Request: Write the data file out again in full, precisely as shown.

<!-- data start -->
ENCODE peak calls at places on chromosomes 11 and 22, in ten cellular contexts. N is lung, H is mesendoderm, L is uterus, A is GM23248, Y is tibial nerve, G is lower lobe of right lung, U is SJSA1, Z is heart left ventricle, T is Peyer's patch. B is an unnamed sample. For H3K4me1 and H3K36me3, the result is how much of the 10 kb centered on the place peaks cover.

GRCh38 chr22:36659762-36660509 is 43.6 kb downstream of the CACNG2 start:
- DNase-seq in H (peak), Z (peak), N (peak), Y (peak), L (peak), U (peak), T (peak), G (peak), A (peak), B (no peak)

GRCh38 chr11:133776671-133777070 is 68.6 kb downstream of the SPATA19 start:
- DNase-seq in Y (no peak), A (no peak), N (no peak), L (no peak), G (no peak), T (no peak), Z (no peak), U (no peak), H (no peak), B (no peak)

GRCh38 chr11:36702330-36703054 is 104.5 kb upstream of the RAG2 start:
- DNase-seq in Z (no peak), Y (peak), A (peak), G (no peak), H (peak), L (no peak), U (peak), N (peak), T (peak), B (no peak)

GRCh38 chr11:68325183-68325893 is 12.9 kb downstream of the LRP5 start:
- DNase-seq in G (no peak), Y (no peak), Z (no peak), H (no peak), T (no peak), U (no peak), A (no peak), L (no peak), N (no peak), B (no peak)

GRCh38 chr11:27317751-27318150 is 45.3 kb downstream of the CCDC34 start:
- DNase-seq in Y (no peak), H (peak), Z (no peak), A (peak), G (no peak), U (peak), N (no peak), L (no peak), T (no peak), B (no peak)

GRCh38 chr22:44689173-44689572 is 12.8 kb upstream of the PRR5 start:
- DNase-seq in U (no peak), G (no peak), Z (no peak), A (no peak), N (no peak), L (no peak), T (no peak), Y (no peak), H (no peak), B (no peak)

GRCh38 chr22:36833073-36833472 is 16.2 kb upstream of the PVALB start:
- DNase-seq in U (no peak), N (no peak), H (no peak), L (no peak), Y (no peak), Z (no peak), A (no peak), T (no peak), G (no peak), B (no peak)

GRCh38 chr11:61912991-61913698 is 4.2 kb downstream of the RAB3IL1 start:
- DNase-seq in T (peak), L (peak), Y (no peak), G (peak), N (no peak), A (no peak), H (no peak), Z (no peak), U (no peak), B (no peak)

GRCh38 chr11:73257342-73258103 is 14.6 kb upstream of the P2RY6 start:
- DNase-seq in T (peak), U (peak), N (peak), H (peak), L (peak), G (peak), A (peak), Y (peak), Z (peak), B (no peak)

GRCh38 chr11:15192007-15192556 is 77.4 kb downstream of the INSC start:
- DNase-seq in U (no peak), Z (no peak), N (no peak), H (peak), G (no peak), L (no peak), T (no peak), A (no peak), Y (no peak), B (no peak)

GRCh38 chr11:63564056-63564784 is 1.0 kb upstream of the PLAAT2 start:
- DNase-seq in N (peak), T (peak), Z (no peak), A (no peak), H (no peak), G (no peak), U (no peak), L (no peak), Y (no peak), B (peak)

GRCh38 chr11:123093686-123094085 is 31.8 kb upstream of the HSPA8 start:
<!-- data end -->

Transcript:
ENCODE peak calls at places on chromosomes 11 and 22, in ten cellular contexts. N is lung, H is mesendoderm, L is uterus, A is GM23248, Y is tibial nerve, G is lower lobe of right lung, U is SJSA1, Z is heart left ventricle, T is Peyer's patch. B is an unnamed sample. For H3K4me1 and H3K36me3, the result is how much of the 10 kb centered on the place peaks cover.

GRCh38 chr22:36659762-36660509 is 43.6 kb downstream of the CACNG2 start:
- DNase-seq in H (peak), Z (peak), N (peak), Y (peak), L (peak), U (peak), T (peak), G (peak), A (peak), B (no peak)

GRCh38 chr11:133776671-133777070 is 68.6 kb downstream of the SPATA19 start:
- DNase-seq in Y (no peak), A (no peak), N (no peak), L (no peak), G (no peak), T (no peak), Z (no peak), U (no peak), H (no peak), B (no peak)

GRCh38 chr11:36702330-36703054 is 104.5 kb upstream of the RAG2 start:
- DNase-seq in Z (no peak), Y (peak), A (peak), G (no peak), H (peak), L (no peak), U (peak), N (peak), T (peak), B (no peak)

GRCh38 chr11:68325183-68325893 is 12.9 kb downstream of the LRP5 start:
- DNase-seq in G (no peak), Y (no peak), Z (no peak), H (no peak), T (no peak), U (no peak), A (no peak), L (no peak), N (no peak), B (no peak)

GRCh38 chr11:27317751-27318150 is 45.3 kb downstream of the CCDC34 start:
- DNase-seq in Y (no peak), H (peak), Z (no peak), A (peak), G (no peak), U (peak), N (no peak), L (no peak), T (no peak), B (no peak)

GRCh38 chr22:44689173-44689572 is 12.8 kb upstream of the PRR5 start:
- DNase-seq in U (no peak), G (no peak), Z (no peak), A (no peak), N (no peak), L (no peak), T (no peak), Y (no peak), H (no peak), B (no peak)

GRCh38 chr22:36833073-36833472 is 16.2 kb upstream of the PVALB start:
- DNase-seq in U (no peak), N (no peak), H (no peak), L (no peak), Y (no peak), Z (no peak), A (no peak), T (no peak), G (no peak), B (no peak)

GRCh38 chr11:61912991-61913698 is 4.2 kb downstream of the RAB3IL1 start:
- DNase-seq in T (peak), L (peak), Y (no peak), G (peak), N (no peak), A (no peak), H (no peak), Z (no peak), U (no peak), B (no peak)

GRCh38 chr11:73257342-73258103 is 14.6 kb upstream of the P2RY6 start:
- DNase-seq in T (peak), U (peak), N (peak), H (peak), L (peak), G (peak), A (peak), Y (peak), Z (peak), B (no peak)

GRCh38 chr11:15192007-15192556 is 77.4 kb downstream of the INSC start:
- DNase-seq in U (no peak), Z (no peak), N (no peak), H (peak), G (no peak), L (no peak), T (no peak), A (no peak), Y (no peak), B (no peak)

GRCh38 chr11:63564056-63564784 is 1.0 kb upstream of the PLAAT2 start:
- DNase-seq in N (peak), T (peak), Z (no peak), A (no peak), H (no peak), G (no peak), U (no peak), L (no peak), Y (no peak), B (peak)

GRCh38 chr11:123093686-123094085 is 31.8 kb upstream of the HSPA8 start: